Jointly Owned Property Has Many Wrinkles

In South Carolina, there are basically two ways to own property jointly: tenants in common and joint tenants with right of survivorship. Joint tenants with right of survivorship (JTROS) is convenient because two people own the account and the survivor will become owner when one passes. A tenancy on common interest is a probate asset and will be subject to probate. So, JTROS should always be the form of ownership on property for married couples, right? Wrong. If survivor becomes full owner of all the assets free of trust, when they pass, their estate may be hit hard by estate taxes. Why is that? The first spouse to die’s credit was not sheltered. You see, if a husband and wife owns all their property as JTROS, then NONE of their property will be protected from lawsuits during the survivor’s life and it will ALL be subject to the estate tax. To make matters potentially worse, if all goes to a loved one, let’s say a child, free of trust, then it will all be subject to claims of their creditor’s.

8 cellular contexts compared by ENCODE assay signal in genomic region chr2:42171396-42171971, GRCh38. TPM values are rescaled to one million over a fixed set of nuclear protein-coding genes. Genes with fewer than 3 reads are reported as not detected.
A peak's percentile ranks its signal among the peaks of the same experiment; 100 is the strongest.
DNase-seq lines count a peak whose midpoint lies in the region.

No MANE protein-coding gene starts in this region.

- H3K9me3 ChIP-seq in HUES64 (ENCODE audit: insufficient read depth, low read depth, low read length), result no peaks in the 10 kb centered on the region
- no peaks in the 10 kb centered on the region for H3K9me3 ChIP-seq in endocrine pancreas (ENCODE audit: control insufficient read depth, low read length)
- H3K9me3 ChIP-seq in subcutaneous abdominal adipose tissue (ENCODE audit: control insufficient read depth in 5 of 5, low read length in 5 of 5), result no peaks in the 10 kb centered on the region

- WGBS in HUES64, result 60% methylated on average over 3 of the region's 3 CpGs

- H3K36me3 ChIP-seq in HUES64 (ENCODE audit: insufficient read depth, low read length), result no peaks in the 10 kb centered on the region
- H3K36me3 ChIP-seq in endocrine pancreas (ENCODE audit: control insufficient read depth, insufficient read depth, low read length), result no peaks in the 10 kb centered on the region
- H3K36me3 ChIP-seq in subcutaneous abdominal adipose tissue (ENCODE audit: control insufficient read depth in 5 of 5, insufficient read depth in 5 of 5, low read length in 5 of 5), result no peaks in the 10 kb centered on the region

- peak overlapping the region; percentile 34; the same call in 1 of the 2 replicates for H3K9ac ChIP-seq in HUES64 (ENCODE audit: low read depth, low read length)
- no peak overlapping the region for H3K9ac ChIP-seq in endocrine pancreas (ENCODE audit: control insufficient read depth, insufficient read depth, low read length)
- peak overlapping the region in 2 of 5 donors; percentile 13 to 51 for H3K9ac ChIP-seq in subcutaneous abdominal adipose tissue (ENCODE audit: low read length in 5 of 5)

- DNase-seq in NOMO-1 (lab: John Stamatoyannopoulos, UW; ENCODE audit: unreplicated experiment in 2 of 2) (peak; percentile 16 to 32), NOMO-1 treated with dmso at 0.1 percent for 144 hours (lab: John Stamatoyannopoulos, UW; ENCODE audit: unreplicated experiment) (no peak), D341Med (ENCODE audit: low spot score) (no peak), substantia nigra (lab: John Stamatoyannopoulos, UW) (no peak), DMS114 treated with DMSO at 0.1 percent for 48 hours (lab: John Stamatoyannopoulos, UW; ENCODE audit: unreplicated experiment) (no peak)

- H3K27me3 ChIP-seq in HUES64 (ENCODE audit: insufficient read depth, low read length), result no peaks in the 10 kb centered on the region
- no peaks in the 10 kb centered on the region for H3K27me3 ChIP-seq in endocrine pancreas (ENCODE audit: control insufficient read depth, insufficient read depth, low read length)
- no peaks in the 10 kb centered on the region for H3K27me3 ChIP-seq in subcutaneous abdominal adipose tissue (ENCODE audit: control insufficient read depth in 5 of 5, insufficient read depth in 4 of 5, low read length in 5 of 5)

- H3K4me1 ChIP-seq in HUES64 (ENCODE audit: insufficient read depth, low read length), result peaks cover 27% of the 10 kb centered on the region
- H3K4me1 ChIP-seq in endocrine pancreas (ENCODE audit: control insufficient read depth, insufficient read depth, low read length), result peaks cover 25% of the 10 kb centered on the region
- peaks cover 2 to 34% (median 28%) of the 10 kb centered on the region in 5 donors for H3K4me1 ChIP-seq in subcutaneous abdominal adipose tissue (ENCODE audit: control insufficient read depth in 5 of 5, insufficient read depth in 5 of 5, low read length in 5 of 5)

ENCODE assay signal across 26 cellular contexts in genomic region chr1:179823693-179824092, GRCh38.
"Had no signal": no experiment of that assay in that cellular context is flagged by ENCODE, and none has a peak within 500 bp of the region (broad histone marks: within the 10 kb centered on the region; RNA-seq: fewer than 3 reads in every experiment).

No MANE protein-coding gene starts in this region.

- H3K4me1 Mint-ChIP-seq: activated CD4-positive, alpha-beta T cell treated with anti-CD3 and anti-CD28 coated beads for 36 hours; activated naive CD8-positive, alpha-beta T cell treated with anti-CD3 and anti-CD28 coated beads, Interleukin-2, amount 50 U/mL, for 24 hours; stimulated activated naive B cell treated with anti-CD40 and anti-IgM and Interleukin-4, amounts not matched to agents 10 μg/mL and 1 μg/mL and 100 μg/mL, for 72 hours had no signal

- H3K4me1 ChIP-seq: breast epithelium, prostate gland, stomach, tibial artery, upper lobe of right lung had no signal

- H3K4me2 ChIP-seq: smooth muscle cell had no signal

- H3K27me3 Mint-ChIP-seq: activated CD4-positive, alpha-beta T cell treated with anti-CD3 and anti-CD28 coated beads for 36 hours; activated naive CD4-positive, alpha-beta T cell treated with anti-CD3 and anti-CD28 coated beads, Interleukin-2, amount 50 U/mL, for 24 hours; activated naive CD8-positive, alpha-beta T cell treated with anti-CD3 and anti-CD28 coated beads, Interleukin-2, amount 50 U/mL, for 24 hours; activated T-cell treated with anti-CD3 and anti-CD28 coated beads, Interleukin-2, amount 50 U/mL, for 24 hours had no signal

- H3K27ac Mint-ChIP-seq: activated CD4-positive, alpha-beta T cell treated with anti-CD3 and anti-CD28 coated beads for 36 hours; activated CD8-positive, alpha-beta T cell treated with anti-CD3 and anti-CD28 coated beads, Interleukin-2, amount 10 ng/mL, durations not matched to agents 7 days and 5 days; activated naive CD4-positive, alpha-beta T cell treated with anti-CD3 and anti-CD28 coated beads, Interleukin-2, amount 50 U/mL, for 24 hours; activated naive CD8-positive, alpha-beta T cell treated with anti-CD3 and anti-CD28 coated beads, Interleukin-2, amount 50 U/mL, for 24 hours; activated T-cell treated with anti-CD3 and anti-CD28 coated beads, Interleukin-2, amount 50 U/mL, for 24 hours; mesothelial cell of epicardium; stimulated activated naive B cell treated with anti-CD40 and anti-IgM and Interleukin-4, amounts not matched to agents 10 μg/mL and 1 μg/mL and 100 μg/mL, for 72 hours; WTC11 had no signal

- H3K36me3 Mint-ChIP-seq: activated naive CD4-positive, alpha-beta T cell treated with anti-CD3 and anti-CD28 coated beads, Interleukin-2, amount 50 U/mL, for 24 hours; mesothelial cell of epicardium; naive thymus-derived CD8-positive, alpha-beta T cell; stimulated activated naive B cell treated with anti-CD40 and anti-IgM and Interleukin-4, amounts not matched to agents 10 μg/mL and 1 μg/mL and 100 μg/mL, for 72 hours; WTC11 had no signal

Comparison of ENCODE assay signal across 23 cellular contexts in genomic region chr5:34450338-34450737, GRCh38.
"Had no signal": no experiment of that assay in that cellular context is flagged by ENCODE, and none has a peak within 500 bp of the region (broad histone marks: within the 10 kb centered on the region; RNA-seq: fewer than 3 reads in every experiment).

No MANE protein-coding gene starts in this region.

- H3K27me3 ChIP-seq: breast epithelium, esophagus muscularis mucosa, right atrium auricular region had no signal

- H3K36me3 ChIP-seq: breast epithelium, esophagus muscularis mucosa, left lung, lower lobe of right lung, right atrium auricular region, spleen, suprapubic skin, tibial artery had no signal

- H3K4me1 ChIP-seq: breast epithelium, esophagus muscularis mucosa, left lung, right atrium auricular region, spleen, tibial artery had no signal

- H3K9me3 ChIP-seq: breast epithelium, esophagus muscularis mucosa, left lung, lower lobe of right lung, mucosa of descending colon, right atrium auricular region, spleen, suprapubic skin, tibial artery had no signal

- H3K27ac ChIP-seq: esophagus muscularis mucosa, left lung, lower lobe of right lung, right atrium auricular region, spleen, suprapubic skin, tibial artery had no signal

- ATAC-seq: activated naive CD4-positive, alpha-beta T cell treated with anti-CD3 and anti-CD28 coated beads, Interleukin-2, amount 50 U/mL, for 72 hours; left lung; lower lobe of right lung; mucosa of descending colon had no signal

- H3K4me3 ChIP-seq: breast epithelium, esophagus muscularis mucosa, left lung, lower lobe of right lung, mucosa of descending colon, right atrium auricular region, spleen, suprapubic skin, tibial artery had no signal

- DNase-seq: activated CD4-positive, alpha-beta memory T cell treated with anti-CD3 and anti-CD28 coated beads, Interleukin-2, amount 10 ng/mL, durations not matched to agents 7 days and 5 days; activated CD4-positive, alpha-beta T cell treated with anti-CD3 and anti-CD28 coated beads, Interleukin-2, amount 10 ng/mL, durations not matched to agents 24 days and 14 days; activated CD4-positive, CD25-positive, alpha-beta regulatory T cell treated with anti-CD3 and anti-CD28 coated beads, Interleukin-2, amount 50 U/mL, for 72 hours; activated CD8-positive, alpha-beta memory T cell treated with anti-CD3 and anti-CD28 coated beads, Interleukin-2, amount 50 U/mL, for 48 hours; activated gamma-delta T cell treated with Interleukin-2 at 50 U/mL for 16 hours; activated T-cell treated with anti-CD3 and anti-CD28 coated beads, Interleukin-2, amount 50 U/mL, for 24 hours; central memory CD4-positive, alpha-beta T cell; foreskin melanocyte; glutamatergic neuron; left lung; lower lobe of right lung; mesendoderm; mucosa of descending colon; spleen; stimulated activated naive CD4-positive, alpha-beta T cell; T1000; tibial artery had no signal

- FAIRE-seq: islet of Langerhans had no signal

Let’s say Thelma and Jack have one child Eloise. Thelma and Jack own all their property as JTROS. If Jack predeceases Thelma, all JTROS assets pass to Thelma automatically. Then, let’s say Thelma puts Eloise’s name on all accounts and the real estate so Eloise inherits the property. What can go wrong?

Thelma could get sued and lose the money during her life. Thelma’s estate could be hit hard by estate taxes (because Jack’s assets were included in Thelma’s estate). Eloise could be filing for bankruptcy and inherit the money and lose it all. Eloise could become divorced and lose half of it.

With some basic trust planning, all of the above things that could go wrong can be neutralized. Advance planning is necessary to structure affairs to sidestep the metaphorical landmines identified above. It usually involves three to four meetings. So, the moral of the story is “how” you own property can have a substantial effect on the well-being of your assets and your peace of mind.

Contributed by Mark F. Winn, J.D., LL.M. in Estate Planning, who is a local tax, asset protection and estate planning attorney.